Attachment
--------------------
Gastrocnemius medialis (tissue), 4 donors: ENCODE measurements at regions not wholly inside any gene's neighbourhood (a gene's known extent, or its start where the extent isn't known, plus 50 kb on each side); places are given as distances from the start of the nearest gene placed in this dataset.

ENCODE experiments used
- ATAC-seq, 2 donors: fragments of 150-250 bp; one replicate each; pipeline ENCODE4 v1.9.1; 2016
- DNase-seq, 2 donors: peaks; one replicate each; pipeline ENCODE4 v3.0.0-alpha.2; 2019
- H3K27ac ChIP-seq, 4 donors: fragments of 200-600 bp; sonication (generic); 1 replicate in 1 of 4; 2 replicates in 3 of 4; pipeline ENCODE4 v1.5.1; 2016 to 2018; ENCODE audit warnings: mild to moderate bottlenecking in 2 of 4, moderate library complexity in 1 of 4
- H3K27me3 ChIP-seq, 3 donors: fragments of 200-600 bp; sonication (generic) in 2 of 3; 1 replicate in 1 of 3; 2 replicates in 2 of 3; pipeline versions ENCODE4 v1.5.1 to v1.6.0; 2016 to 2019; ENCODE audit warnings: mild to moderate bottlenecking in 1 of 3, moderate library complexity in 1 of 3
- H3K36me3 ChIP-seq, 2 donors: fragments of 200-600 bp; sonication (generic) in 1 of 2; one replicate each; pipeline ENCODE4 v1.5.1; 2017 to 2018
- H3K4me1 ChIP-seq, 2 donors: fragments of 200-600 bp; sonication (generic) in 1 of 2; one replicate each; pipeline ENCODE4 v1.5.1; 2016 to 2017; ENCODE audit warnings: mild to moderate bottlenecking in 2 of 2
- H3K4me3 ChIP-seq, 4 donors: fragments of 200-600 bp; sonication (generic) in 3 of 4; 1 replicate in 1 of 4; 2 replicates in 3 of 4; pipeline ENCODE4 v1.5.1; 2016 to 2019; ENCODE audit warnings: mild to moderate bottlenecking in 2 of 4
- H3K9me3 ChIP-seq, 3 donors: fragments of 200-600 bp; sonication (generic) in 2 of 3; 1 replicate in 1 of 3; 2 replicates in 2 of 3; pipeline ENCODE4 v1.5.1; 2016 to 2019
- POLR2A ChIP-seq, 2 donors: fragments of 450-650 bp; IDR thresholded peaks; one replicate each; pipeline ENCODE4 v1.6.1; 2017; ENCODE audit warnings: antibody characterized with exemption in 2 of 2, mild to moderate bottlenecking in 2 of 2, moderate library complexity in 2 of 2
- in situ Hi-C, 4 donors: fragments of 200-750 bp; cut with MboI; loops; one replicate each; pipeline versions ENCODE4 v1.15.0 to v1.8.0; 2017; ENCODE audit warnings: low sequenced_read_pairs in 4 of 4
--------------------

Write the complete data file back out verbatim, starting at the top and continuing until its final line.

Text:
Gastrocnemius medialis (tissue), 4 donors: ENCODE measurements at regions not wholly inside any gene's neighbourhood (a gene's known extent, or its start where the extent isn't known, plus 50 kb on each side); places are given as distances from the start of the nearest gene placed in this dataset.

ENCODE experiments used
- ATAC-seq, 2 donors: fragments of 150-250 bp; one replicate each; pipeline ENCODE4 v1.9.1; 2016
- DNase-seq, 2 donors: peaks; one replicate each; pipeline ENCODE4 v3.0.0-alpha.2; 2019
- H3K27ac ChIP-seq, 4 donors: fragments of 200-600 bp; sonication (generic); 1 replicate in 1 of 4; 2 replicates in 3 of 4; pipeline ENCODE4 v1.5.1; 2016 to 2018; ENCODE audit warnings: mild to moderate bottlenecking in 2 of 4, moderate library complexity in 1 of 4
- H3K27me3 ChIP-seq, 3 donors: fragments of 200-600 bp; sonication (generic) in 2 of 3; 1 replicate in 1 of 3; 2 replicates in 2 of 3; pipeline versions ENCODE4 v1.5.1 to v1.6.0; 2016 to 2019; ENCODE audit warnings: mild to moderate bottlenecking in 1 of 3, moderate library complexity in 1 of 3
- H3K36me3 ChIP-seq, 2 donors: fragments of 200-600 bp; sonication (generic) in 1 of 2; one replicate each; pipeline ENCODE4 v1.5.1; 2017 to 2018
- H3K4me1 ChIP-seq, 2 donors: fragments of 200-600 bp; sonication (generic) in 1 of 2; one replicate each; pipeline ENCODE4 v1.5.1; 2016 to 2017; ENCODE audit warnings: mild to moderate bottlenecking in 2 of 2
- H3K4me3 ChIP-seq, 4 donors: fragments of 200-600 bp; sonication (generic) in 3 of 4; 1 replicate in 1 of 4; 2 replicates in 3 of 4; pipeline ENCODE4 v1.5.1; 2016 to 2019; ENCODE audit warnings: mild to moderate bottlenecking in 2 of 4
- H3K9me3 ChIP-seq, 3 donors: fragments of 200-600 bp; sonication (generic) in 2 of 3; 1 replicate in 1 of 3; 2 replicates in 2 of 3; pipeline ENCODE4 v1.5.1; 2016 to 2019
- POLR2A ChIP-seq, 2 donors: fragments of 450-650 bp; IDR thresholded peaks; one replicate each; pipeline ENCODE4 v1.6.1; 2017; ENCODE audit warnings: antibody characterized with exemption in 2 of 2, mild to moderate bottlenecking in 2 of 2, moderate library complexity in 2 of 2
- in situ Hi-C, 4 donors: fragments of 200-750 bp; cut with MboI; loops; one replicate each; pipeline versions ENCODE4 v1.15.0 to v1.8.0; 2017; ENCODE audit warnings: low sequenced_read_pairs in 4 of 4